Gaiman is a guy who is immensely popular with the public at large but often criticized, even bashed, by those in the Castalia/Superversive camp, who lean very old school (with the exception of his Sandman comics, which appear to be universally admired by all and sundry).
But I’ve always been curious about Gaiman. What is it about him that really captures so many people? Is it really fair for me to dislike him without reading him?
I had to know. The first thing I read by him was “A Study in Emerald”, his Sherlock Holmes/Lovecraft pastiche and a Hugo winner. Being a big Holmes fan (Yes, I’m one of those guys who has read all 60 Conan Doyle Sherlock Holmes stories and seen at least five different versions of the character on screen. Not the biggest fan, but big. By the way, don’t let the Jeremy Brett pushers fool you, the most accurate version of the character is Basil Rathbone, and Robert Downey Jr. is more accurate than he’s often given credit for), I enjoyed it quite a bit, but it was shallow; there was a lot of cleverness to it, but very little else.
So, it was good, but not really great. Next I tried “The Ocean at the End of the Lane”, considered by many, if Amazon reviews are to go by, a masterpiece.
Meh. It had a similar theme as John C. Wright’s “One Bright Star to Guide Them”, but John did it better, and I don’t even think it’s one of his better works. “Ocean” wasn’t bad, but it wasn’t the masterpiece people were claiming.
So is that it? Should I give up? After all, all of the guys I read and hang out with online are bashing Gaiman left and right. Maybe I should.
…But not yet. I decided to give him one more shot. Maybe I just needed to pick the right book…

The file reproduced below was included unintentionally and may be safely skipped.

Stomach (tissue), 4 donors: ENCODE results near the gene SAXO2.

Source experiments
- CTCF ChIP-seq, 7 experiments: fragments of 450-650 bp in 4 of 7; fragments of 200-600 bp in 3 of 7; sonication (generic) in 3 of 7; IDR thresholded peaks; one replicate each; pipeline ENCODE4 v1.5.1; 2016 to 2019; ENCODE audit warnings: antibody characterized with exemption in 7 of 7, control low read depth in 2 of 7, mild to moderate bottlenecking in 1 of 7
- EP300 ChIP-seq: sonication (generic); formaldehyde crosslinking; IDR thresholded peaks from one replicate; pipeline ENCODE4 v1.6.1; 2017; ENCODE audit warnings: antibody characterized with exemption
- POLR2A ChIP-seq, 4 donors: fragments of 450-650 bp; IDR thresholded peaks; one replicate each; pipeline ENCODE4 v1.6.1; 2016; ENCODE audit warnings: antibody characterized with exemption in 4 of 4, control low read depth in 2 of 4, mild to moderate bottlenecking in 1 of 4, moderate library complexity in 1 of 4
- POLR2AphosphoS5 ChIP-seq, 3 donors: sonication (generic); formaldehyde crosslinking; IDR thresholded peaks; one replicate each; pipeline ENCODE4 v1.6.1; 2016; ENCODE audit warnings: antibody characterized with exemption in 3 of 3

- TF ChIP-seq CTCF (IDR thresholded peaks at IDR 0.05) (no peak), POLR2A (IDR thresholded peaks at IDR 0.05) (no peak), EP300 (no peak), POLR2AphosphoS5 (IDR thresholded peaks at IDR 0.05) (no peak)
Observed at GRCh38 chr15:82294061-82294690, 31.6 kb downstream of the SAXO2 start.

…And then I remembered something. Charlie Cox – the terrific actor who plays Daredevil – mentioned in one interview he was in a movie called “Stardust” that he really enjoyed and thought was unappreciated – and it was based on a Gaiman book.
I looked up the plot summary. It seemed promising. So hey, let’s give it a shot, right? Nothing ventured and all that.
…Okay. I’m very early in…but there is something about this book. Something magical.
The potential is all there – for example, in sections like this:
Victoria Forester squeezed his hand. “And whatever would I do with a kangaroo?” she asked. “Now, we should be getting along, or my father and mother will be wondering what has kept me, and they will leap to some entirely unjustified conclusions. For I have not kissed you, Tristran Thorn.” “Kiss me,” he pleaded. “There is nothing I would not do for your kiss, no mountain I would not scale, no river I would not ford, no desert I would not cross.”
He gestured widely, indicating the village of Wall below them, the night sky above them. In the constellation of Orion, low on the Eastern horizon, a star flashed and glittered and fell. “For a kiss, and the pledge of your hand,” said Tristran, grandiloquently, “I would bring you that fallen star.” He shivered. His coat was thin, and it was obvious he would not get his kiss, which he found puzzling. The manly heroes of the penny dreadfuls and shilling novels never had these problems getting kissed.
“Go on, then,” said Victoria. “And if you do, I will.” “What?” said Tristran. “If you bring me that star,” said Victoria, “the one that just fell, not another star, then I’ll kiss you. Who knows what else I might do…
…“And if I brought you the fallen star?” asked Tristran lightly. “What would you give me? A kiss? Your hand in marriage?”
“Anything you desire,” said Victoria, amused.
“You swear it?” asked Tristran…
…“Of course,” said Victoria, smiling.
…Tristran Thorn went down on his knees in the mud, heedless of his coat or his woolen trousers. “Very well,” he said. The wind blew from the east, then. “I shall leave you here, my lady,” said Tristran Thorn. “For I have urgent business, to the East.” He stood up, unmindful of the mud and mire clinging to his knees and coat, and he bowed to her, and then he doffed his bowler hat.
I know that’s a long section, but that? That is EXACTLY how fairy tales should sound. That is grade A, classic stuff right there. That is brilliant.
It could still go wrong. Neil Gaiman undoubtedly has SJW tendencies (but then, most authors do). And it did start with a sex scene – not particularly egregious, nor portrayed as necessarily the right thing to do (for all interaction with fairies is implied to be fraught with risk), but it certainly stands out as atypical for fairy tales.
But that section from above…
There is a ton of potential here. Let’s see if Gaiman sticks the landing. I shall keep reading.